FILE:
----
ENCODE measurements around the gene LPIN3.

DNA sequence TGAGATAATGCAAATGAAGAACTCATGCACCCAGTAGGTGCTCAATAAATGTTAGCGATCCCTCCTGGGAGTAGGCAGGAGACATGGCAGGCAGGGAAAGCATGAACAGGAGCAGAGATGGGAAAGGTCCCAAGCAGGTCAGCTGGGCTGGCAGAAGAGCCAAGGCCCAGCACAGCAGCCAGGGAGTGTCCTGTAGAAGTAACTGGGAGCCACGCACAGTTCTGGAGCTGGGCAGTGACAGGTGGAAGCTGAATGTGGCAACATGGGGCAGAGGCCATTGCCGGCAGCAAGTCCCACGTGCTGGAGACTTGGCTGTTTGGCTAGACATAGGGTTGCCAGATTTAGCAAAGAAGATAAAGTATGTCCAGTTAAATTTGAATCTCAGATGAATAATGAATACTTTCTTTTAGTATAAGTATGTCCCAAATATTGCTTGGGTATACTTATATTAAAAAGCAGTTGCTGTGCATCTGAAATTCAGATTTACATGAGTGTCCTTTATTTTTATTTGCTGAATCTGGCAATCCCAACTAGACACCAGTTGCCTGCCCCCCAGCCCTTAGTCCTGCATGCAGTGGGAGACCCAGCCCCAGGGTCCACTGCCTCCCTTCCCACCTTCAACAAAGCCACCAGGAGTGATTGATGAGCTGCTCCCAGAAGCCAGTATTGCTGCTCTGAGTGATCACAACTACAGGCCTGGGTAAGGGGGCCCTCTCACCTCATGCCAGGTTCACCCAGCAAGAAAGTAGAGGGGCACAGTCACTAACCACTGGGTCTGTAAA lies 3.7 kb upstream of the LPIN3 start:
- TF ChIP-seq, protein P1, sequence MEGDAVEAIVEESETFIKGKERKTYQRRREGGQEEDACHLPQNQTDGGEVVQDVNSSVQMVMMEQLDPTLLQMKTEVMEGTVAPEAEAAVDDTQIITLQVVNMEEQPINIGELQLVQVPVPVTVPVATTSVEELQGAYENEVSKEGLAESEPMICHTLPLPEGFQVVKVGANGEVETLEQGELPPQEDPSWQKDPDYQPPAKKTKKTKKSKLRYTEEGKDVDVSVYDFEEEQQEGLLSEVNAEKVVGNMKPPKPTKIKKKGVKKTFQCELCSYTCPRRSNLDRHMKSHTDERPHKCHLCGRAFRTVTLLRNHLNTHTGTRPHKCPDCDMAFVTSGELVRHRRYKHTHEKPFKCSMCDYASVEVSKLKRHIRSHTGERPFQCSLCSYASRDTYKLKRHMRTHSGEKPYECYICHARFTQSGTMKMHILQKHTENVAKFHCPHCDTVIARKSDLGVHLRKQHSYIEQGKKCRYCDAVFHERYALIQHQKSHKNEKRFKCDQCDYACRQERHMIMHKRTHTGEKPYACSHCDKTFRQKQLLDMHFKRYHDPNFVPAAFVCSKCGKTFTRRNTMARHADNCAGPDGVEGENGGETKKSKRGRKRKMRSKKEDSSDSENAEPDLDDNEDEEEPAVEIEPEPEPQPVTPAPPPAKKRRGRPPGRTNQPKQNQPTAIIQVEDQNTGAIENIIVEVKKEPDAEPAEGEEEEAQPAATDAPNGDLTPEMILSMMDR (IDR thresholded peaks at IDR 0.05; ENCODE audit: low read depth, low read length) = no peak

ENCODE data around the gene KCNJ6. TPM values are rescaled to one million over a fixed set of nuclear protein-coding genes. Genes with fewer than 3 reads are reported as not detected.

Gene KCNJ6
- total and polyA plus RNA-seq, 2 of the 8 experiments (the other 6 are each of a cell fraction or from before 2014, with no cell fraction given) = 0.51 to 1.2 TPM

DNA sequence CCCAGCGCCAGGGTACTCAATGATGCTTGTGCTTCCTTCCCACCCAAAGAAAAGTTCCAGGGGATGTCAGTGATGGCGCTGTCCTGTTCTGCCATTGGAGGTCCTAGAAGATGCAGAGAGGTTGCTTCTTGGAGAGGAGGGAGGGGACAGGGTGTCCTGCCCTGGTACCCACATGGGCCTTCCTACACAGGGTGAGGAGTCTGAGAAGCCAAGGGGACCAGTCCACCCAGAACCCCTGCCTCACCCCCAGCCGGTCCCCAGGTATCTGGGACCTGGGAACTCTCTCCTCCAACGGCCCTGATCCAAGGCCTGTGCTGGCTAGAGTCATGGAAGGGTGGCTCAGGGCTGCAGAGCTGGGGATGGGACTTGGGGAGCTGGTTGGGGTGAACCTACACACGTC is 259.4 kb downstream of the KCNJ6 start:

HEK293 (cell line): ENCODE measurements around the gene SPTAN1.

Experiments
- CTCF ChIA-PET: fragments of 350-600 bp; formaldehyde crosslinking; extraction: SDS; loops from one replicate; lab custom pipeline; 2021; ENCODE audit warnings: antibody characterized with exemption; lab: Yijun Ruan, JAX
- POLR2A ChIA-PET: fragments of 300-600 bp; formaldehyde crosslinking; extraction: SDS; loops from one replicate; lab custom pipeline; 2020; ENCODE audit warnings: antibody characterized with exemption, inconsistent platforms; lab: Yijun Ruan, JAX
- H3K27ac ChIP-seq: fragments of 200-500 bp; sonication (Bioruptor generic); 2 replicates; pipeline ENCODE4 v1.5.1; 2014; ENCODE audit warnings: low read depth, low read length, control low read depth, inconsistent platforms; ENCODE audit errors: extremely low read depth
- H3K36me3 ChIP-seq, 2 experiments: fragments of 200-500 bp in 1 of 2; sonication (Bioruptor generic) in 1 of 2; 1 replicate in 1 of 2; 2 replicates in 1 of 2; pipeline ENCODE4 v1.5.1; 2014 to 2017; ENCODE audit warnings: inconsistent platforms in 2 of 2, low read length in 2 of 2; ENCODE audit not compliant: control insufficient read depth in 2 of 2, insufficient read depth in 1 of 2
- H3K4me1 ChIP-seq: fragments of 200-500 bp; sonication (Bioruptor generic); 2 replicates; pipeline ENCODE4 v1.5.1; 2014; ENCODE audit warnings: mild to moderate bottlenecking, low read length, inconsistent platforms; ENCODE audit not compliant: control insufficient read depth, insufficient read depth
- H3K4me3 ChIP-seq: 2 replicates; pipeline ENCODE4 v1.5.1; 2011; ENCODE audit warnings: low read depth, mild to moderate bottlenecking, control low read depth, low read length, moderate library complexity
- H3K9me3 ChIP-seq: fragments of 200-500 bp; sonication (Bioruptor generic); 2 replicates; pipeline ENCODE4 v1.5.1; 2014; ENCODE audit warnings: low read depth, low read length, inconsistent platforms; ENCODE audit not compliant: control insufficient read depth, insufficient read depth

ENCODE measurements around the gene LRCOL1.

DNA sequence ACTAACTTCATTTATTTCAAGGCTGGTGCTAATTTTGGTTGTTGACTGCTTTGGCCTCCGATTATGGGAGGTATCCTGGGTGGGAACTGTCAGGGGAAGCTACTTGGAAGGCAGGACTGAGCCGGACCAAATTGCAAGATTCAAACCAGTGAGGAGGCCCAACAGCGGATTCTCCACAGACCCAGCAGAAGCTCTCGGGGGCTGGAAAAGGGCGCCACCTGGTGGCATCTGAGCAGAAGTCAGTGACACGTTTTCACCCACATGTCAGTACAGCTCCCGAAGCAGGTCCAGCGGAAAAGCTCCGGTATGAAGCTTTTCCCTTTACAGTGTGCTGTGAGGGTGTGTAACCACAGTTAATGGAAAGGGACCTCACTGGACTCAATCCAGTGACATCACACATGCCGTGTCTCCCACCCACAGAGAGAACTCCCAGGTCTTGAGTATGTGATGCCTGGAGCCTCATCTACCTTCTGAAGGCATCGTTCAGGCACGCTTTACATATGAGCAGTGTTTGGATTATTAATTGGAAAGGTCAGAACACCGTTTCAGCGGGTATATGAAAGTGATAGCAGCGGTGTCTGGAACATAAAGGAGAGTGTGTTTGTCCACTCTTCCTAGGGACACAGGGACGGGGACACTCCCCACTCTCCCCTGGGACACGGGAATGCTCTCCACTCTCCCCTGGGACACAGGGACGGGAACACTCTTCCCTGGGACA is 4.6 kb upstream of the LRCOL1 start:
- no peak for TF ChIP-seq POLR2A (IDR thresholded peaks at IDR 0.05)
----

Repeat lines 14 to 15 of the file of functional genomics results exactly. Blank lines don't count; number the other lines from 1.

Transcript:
- H3K4me1 ChIP-seq: fragments of 200-500 bp; sonication (Bioruptor generic); 2 replicates; pipeline ENCODE4 v1.5.1; 2014; ENCODE audit warnings: mild to moderate bottlenecking, low read length, inconsistent platforms; ENCODE audit not compliant: control insufficient read depth, insufficient read depth
- H3K4me3 ChIP-seq: 2 replicates; pipeline ENCODE4 v1.5.1; 2011; ENCODE audit warnings: low read depth, mild to moderate bottlenecking, control low read depth, low read length, moderate library complexity